Saturday, November 28, 2020

Spine tingling moments - Part three

Back in 2003 I wrote a piece listing 20 'spine tingling moments' - 20 gigs or music experiences that sent a shiver down the spine. The earliest of these was the Sam Cooke/Little Richard show in 1962 and the latest Roscoe Gordon at the Jazz Cafe in 2001. The list was published in the Tales From The Woods magazine at the time and later appeared in the Vinyl Word on January 29 and February 1, 2008. (check 'em out!)

With no live gigs this year my thoughts have turned to choosing 20 spine tinglers that I've experienced since I compiled my original list. Some of these were brilliant at the time, others featured artists who I thought I would never see in my life, while some of the shows were by artists who were at the end of their careers, perhaps past their best but who it was still a privilege to see. So here, again in two parts, are my 'spine tingling moments' over the last 15 or so years.

21. Phil Phillips, Ponderosa Stomp, 2005. This was my first visit to the Stomp, which took place in the old Rock 'n' Bowl that year, and was full of interest and excitement. Link Wray, who died soon afterwards, was incredibly loud, Blowfly was obscene and many others were great, including Scotty Moore, H Bomb Ferguson and Brenton Wood to name but a few. But Phil's act was truly spine tingling. He clearly hadn't performed much in recent years and he sang his big hit 'Sea Of Love' not once but twice. It was somehow magical as he stood stock still and sang his heart out. The audience was mesmerised.

Phil Phillips.

22. Pinetop Perkins, Hopson Plantation, Clarksdale, 2005. Later on in this trip I was in Memphis and rented a car to drive down to the Hopson Plantation, just outside Clarksdale, with Alan Lloyd and Ken Major. The occasion was Pinetop's homecoming: an annual event to mark Pinetop's return to the place where he had been a tractor driver before joining Muddy Waters' band and launching his solo career. There was plenty of blues to be heard, but not by Pinetop himself. He explained that it was a Sunday, and his pa had warned him never to perform on a Sunday. Later we went to Red's juke joint for the first time - the first of many enjoyable visits - and a few years later I stayed in one of the visitor shacks at Hopson's.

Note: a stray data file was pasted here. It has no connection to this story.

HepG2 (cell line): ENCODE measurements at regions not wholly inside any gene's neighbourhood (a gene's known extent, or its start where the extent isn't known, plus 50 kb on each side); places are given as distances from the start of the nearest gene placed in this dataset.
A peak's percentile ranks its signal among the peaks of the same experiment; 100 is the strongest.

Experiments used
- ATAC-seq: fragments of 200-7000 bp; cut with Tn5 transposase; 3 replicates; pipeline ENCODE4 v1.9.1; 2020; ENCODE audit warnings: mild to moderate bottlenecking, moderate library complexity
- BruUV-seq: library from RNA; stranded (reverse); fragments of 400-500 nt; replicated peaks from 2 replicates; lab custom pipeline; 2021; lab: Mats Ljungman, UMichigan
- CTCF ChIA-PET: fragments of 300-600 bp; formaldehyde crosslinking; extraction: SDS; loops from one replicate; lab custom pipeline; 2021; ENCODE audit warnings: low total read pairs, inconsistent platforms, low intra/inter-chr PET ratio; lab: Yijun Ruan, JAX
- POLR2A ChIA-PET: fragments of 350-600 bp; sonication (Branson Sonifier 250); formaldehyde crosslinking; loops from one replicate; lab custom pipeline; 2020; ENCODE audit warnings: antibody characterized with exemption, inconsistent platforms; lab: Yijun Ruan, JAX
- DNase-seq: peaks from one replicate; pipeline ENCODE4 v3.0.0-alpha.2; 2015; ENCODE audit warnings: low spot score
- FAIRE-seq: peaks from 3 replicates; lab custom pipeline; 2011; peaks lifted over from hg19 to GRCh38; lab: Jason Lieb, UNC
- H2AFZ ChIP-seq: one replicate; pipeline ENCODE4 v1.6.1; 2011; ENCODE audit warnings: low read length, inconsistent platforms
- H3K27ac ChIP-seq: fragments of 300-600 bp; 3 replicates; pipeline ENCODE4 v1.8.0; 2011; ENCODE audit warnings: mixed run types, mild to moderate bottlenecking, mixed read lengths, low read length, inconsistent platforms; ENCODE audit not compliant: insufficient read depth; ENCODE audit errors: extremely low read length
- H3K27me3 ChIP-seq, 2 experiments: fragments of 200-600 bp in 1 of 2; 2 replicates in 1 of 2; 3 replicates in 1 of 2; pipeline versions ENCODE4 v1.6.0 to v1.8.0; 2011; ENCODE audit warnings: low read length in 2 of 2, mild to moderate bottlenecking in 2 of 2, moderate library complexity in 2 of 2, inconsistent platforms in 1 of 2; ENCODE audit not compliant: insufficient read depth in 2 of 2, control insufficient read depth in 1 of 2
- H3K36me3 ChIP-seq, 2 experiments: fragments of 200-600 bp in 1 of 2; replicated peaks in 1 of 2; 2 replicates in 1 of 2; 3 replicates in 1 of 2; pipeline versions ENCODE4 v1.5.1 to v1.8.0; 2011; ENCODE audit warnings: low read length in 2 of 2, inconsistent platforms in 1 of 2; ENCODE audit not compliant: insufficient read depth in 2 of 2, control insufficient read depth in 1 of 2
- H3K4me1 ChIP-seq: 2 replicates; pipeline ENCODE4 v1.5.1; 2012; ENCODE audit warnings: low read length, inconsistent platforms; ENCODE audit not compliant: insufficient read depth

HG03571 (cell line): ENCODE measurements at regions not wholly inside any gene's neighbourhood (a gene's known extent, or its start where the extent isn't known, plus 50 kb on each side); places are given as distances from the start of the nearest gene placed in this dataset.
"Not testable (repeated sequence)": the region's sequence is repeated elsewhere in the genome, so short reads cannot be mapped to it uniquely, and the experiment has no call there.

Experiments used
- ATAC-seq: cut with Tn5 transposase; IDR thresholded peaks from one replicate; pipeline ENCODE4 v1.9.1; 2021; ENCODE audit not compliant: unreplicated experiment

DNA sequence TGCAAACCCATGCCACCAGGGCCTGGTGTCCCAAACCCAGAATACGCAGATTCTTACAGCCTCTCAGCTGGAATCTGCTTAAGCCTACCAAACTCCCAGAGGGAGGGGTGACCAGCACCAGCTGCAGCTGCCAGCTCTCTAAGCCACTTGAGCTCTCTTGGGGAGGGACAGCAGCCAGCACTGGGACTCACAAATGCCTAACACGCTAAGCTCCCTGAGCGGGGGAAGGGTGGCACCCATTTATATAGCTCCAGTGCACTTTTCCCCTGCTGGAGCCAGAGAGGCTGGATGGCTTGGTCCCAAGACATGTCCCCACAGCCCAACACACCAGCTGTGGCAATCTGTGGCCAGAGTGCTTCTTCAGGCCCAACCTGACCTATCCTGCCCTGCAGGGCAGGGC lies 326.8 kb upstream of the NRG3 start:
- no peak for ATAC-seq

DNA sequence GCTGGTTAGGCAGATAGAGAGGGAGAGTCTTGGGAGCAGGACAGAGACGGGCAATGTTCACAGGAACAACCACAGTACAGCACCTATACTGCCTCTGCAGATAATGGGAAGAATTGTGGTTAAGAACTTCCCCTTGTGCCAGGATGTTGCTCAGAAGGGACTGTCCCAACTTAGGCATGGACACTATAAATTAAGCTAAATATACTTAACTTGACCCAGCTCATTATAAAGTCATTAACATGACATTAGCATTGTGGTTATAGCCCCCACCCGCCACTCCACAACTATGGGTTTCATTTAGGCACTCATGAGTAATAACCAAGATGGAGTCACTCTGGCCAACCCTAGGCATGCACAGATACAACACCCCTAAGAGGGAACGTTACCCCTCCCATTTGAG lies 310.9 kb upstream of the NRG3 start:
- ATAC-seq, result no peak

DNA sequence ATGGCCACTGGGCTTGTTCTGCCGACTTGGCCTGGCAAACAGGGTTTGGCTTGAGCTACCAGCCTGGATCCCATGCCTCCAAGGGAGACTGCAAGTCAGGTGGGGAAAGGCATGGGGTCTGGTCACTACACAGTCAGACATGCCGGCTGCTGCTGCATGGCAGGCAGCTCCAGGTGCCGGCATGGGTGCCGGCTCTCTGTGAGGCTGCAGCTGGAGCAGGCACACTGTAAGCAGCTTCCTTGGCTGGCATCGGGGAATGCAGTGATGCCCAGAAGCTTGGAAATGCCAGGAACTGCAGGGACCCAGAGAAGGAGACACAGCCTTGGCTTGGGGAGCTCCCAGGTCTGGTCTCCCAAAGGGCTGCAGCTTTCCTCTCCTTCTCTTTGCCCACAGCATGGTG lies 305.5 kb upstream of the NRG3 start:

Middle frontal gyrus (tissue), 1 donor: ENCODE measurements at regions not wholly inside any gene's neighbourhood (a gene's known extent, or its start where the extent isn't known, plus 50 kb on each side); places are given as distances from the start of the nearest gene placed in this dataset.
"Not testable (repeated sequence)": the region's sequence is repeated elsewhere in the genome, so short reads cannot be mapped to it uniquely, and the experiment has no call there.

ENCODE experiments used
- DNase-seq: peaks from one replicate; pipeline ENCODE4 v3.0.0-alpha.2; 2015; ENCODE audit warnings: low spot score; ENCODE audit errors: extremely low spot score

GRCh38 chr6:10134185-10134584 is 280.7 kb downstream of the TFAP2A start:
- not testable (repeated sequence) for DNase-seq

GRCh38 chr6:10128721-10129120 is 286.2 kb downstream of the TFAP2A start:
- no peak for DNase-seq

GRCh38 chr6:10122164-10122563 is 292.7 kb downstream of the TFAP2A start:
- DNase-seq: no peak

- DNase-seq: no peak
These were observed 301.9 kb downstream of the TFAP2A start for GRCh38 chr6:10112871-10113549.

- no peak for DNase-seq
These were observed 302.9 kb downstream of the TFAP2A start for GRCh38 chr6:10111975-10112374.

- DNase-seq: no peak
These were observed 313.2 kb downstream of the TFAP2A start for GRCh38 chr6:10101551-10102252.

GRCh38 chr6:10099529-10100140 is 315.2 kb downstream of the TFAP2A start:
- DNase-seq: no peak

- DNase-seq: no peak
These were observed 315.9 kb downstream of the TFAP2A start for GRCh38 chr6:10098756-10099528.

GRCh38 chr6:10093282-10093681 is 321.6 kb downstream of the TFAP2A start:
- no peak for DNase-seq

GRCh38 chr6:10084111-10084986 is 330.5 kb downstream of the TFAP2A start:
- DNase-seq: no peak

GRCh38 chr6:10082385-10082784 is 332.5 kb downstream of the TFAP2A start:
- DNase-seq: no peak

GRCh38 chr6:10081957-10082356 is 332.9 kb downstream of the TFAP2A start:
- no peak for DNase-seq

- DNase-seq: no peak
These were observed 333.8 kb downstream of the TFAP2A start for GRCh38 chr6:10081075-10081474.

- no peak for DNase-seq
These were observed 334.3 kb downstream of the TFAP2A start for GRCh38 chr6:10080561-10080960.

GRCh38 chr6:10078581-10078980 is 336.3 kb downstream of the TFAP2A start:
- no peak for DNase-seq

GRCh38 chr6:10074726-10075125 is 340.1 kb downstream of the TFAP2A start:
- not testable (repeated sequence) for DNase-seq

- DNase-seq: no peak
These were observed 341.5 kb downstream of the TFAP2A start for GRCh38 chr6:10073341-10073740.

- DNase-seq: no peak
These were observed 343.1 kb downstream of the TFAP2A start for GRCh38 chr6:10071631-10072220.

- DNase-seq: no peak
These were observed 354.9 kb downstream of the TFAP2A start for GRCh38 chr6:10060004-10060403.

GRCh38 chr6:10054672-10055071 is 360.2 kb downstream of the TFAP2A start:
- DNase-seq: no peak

Ken Major, me and Pinetop.

23. Allen Toussaint, Jazz Cafe, 2006. I've seen Allen Toussaint many times over the years. Always dapper his piano playing was sublime and of course his song writing was second to none. One of the great memories I have of him was when he guested at Irma Thomas's Lion's Den club in New Orleans in the early nineties, but this show at the Jazz Cafe showed him at his best. He had recently recorded an album with Elvis Costello and was enjoying great success. Relaxed, smooth and always looking very fit, it was a shock when he died suddenly in Madrid whilst on a European tour in 2015.

Allen Toussaint.

24. Ike Turner, Jazz Cafe, 2007. Ike was arrogant, ruthless, probably abusive towards Tina, but he was a true original and a great musician. His recording of  'Rocket 88' is often named as the first true rock and roll record. I saw him a number of times in London, including Ronnie Scott's and Shepherds Bush Empire, where he appeared with Joe Louis Walker. The show at the Jazz Cafe was one of his last as he died later that year, His voice had gone but as a keyboard player and guitarist he was still good and his band was excellent.

Ike Turner.